Nicolas S. Witschi, Chair
Main Office: 600 Sprau
Telephone: (269) 387-2572
Fax: (269) 387-2562
The Department of English serves students in two principal ways: in developing their power to communicate and express themselves and in enhancing their ability to participate in and understand the experiences of other people, real and imaginary, past and present.
Courses and programs offered by our department - in writing, English language, and literature (including film) - enable students to concentrate in English, complement their other studies, or simply explore and sample the disciplines of language and literature. As a department we are traditionally engaged in training teachers and preparing students for graduate study. We are equally concerned with serving those students preparing for the many professions in which humane perceptions and the skills of communication, especially writing, are important.
Special Note to Non-Majors
The Department of English offers many courses, including a variety of writing courses, suitable for students not majoring in English: 1050 Thought and Writing, 1070: Good Books, 1100: Literary Interpretation, 1120: Literary Classics, 1500: Literature and Other Arts, 2080: Literatures in Our Lives, 2100: Film Interpretation, 2110: Myth and Folk Literature, 2220: Literatures and Cultures of the United States, 2230: African American Literature, 2520: Shakespeare, 2660: Writing Fiction and Poetry, 3830: Literature for the Intermediate Reader, 3080: Quest for Self, 3110: Our Place In Nature, 3120: Western World Literature, 3130: Asian Literature, 3140: African Literature, 3150: The English Bible as Literature, and certain advanced courses that may be appropriate to the interests and background of the student. Many of these English courses may be used to satisfy WMU Essential Studies requirements.
Advisors in the English department or the College of Arts and Sciences will help any student select courses in writing, English language, or literature which will be useful in WMU Essential Studies or as background for a career.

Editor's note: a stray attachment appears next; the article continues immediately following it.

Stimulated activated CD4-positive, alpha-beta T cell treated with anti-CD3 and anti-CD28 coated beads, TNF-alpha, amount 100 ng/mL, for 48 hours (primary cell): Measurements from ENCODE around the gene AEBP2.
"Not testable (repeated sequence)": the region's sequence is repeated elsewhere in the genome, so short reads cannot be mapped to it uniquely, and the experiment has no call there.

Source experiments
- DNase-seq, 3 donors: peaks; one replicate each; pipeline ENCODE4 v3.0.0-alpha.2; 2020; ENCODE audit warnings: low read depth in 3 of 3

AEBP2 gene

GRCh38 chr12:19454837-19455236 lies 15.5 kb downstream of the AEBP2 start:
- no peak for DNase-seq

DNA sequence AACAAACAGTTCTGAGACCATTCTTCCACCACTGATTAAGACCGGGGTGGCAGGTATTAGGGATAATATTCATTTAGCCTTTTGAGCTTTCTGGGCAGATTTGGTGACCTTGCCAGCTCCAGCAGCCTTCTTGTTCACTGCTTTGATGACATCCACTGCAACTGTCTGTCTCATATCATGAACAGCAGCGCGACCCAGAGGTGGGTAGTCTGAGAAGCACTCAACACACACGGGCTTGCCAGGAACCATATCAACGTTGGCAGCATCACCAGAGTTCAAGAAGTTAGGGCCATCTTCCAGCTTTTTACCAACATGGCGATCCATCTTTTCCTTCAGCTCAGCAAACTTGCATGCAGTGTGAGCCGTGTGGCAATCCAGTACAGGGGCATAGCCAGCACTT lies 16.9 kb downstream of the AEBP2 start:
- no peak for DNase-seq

Major and Minor Requirements
- The requirements for the English majors (listed below) allow students some choices in their courses of study. As soon as students decide to major in English they should confer with an advisor, who can help plan the major. Students minoring in English should see the advisor as soon as possible after they begin work on the minor.
- A minimum of 33-36 hours is required for a major in English, 20 hours are required for a minor. Students are urged, however, to take as many additional hours as they can. In particular, students planning to teach or attend graduate school should consider taking additional work in preparation.
- Only courses in which a grade of “C” or better is earned may be applied to an English major or minor. Moreover, all majors and minors in the Department of English need to earn at least a 2.5 grade point average in the major or minor to graduate.
- Foreign Language Requirement: Eight semesters hours of a foreign language with a grade of “C” or better, or appropriate score on a placement exam. The department recommends as much additional work in the language as students can manage. Students planning to do graduate work beyond the M.A. ought to develop competence in at least one foreign language.
- Special Note to Transfer Students. All transfer students majoring or minoring in English should consult undergraduate advisors in the College of Arts and Sciences about transferring credit in English courses from other colleges. An early conference will enable students to avoid duplication of courses and possible loss of transfer credit and may enable them to bypass some of the department’s basic requirements as listed below. It is departmental policy to accept no more than 20 hours of transferred credit toward a major and no more than 12 hours of transferred credit toward a minor.
- Baccalaureate-Level Writing Requirement:
Students who have chosen an English major will satisfy the Baccalaureate-Level Writing Requirement by successfully completing one of the following courses:
- ENGL 3050 - Professional Writing: Audience, Genre, and Workplace Cultures
- ENGL 3620 - Readings in Creative Non-Fiction
- ENGL 4150 - Literary Theory and Criticism
- ENGL 4400 - Studies in Verse
- ENGL 4420 - Studies in Drama
- ENGL 4440 - Studies in the Novel
- ENGL 4520 - Shakespeare Seminar
The prerequisites to 5000-level courses are: 18 hours of English courses, including eight or more hours at the 3000-4000-level, and second semester junior status; exemption only by approval of an advisor.